Today’s crude oil situation: the current state of the crude oil tug-of-war match

Put simply, the impact of the pandemic and years of underinvestment in oil production growth have played havoc on supply and demand dynamics.

When the pandemic first hit, global oil production suddenly dwarfed consumption as economic activity screeched to a halt and oil prices plummeted. In response, producers cut their output by a drastic 9.4% in just half a year, and their operational spending was one-third less than planned that year.

These production cuts were compounded by several years of underinvestment in production growth since 2014. Investors are demanding more capital discipline today than during previous oil price booms. They want to see profits returned to their pocketbooks rather than being invested in new output. Furthermore, years of climate policy uncertainty have added to the uncertain investment environment, further contributing to underinvestment in global production capacity.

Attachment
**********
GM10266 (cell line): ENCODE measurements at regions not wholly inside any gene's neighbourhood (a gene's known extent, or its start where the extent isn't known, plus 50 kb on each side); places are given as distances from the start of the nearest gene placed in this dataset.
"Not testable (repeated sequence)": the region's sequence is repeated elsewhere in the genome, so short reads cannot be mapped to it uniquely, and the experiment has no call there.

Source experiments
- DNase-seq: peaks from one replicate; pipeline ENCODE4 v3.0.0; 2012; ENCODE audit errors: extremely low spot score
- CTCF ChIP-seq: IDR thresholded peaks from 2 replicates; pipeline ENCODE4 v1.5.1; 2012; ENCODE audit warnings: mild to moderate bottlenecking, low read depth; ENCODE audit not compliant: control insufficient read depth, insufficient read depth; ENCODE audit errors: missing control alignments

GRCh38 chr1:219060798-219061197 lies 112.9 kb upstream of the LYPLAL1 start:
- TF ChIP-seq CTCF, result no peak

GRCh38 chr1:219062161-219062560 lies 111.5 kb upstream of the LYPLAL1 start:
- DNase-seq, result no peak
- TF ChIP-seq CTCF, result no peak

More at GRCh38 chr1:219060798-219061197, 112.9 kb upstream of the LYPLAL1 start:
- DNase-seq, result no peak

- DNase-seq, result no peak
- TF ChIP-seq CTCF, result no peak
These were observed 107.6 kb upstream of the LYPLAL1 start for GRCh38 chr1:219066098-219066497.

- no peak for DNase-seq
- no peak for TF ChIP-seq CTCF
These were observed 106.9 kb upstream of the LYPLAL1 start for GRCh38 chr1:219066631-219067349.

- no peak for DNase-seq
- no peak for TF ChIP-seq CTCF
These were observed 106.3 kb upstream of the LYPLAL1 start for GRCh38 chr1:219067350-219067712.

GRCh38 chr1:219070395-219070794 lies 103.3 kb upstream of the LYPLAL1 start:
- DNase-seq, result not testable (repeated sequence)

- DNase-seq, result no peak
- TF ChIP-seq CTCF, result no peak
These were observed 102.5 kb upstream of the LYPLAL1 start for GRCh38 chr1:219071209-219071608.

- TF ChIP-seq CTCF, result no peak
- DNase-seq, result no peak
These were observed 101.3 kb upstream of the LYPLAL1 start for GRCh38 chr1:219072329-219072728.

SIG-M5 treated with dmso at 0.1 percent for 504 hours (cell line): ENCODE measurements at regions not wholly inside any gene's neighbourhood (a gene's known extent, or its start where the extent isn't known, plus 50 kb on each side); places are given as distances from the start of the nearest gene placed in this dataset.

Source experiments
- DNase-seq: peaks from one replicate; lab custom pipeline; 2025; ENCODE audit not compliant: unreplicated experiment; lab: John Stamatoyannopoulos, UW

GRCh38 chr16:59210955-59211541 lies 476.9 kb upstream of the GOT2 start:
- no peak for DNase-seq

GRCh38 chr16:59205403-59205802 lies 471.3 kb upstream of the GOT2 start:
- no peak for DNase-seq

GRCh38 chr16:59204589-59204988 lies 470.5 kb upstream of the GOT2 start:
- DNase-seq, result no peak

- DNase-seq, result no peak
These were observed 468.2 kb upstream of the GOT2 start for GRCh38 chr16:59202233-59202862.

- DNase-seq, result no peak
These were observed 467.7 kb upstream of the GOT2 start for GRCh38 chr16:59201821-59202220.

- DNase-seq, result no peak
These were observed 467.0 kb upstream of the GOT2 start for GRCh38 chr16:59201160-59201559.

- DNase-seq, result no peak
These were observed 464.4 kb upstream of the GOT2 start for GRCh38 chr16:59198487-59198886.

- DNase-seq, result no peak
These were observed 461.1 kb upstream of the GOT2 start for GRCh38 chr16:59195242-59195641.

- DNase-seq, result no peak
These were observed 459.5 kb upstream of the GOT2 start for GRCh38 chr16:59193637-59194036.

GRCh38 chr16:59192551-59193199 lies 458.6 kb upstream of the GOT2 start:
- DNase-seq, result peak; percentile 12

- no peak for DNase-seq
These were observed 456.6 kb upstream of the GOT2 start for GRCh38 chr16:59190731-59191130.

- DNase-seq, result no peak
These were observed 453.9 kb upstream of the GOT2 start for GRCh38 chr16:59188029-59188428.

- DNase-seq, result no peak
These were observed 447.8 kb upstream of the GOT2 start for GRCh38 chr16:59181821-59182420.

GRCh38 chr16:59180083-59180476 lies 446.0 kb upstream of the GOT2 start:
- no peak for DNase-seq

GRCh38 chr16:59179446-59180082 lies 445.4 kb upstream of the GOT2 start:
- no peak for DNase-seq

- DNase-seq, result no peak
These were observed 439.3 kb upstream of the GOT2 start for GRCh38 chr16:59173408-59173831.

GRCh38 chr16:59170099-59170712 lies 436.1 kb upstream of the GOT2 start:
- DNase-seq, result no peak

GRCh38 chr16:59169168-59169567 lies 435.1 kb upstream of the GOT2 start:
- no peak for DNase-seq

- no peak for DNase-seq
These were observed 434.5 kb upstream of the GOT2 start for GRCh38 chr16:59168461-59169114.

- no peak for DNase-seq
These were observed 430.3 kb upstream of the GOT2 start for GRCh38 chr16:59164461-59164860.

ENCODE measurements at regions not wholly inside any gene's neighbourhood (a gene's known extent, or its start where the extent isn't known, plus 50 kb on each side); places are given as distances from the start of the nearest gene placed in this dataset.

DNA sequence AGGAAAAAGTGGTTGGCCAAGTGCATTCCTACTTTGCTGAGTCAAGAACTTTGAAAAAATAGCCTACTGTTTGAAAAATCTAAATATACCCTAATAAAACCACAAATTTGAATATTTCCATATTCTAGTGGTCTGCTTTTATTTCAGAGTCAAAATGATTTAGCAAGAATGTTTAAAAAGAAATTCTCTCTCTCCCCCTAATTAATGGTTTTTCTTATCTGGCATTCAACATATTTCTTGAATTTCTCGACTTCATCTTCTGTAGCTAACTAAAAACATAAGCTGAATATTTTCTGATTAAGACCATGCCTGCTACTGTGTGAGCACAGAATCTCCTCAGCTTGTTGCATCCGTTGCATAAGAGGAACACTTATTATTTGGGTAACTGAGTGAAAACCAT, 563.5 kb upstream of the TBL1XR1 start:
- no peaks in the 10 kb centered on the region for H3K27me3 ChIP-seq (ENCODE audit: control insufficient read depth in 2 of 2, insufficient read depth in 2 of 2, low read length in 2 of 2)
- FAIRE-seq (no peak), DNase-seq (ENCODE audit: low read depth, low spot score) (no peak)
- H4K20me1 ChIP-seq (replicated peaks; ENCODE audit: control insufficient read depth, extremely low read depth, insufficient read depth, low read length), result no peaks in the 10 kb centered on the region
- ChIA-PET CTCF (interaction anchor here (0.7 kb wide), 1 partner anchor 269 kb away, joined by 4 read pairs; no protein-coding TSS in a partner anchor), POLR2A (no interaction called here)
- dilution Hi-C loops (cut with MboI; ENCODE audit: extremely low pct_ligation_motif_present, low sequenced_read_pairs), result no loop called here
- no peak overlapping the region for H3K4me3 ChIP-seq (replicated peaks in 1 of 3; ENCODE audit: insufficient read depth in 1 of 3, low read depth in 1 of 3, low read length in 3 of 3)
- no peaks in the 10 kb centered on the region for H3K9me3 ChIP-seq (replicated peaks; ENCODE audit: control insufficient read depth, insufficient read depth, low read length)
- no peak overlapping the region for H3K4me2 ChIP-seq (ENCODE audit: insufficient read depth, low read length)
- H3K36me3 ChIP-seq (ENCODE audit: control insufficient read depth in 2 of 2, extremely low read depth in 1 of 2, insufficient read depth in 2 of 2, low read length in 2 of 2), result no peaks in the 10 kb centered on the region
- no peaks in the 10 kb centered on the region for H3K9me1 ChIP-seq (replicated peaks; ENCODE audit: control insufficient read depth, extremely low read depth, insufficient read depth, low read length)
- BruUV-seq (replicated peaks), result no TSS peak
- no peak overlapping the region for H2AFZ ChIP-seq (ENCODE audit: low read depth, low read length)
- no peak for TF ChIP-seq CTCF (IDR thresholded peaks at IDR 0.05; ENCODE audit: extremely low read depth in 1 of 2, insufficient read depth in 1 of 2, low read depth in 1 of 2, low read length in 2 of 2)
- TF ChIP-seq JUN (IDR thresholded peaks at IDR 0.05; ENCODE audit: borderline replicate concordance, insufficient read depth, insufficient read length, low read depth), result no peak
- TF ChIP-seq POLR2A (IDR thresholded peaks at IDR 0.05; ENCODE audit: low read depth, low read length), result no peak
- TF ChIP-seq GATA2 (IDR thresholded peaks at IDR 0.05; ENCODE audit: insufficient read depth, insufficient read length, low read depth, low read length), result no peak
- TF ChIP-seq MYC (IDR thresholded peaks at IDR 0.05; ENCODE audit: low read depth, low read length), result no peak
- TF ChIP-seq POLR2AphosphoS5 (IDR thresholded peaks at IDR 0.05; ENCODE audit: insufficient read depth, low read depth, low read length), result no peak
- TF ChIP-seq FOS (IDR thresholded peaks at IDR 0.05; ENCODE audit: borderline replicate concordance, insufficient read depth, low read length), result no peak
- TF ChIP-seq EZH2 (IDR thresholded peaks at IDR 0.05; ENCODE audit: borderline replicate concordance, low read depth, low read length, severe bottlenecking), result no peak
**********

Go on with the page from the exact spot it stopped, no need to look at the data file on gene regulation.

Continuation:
Though production has increased enough to match demand as of early 2022, we can see the impacts of the supply shortage by monitoring crude oil inventories, which have been depleted to help supply meet surging demand while production levels took time to ramp up.

Crude inventories are exactly what they sound like—stockpiles of crude oil stored for later use and to provide a buffer in the case of unexpected supply shortfalls. Imagine a furniture retailer. If the number of recliners sold in the showroom exceeds expectations, having a stockpile in the warehouse will act as a buffer before more recliners can be ordered, produced, and shipped to meet demand at the showroom.

Similarly, companies and governments stockpile crude to help smooth out oil prices in response to global supply and demand crises (company stockpiles = commercial inventories; government stockpiles = strategic petroleum reserves, or SPR). Oil traders track inventory levels as a proxy for supply and demand. When inventories are falling, demand is likely outstripping production and prices will rise. When inventories are growing, the opposite is true.

This year, global inventory levels have been historically low. In fact, US data shows that inventories are at their lowest level since September 2003. As the chart below indicates, recent SPR releases have allowed commercial inventories to begin recovering (and global inventories may be beginning to recover), but total US inventories remain low.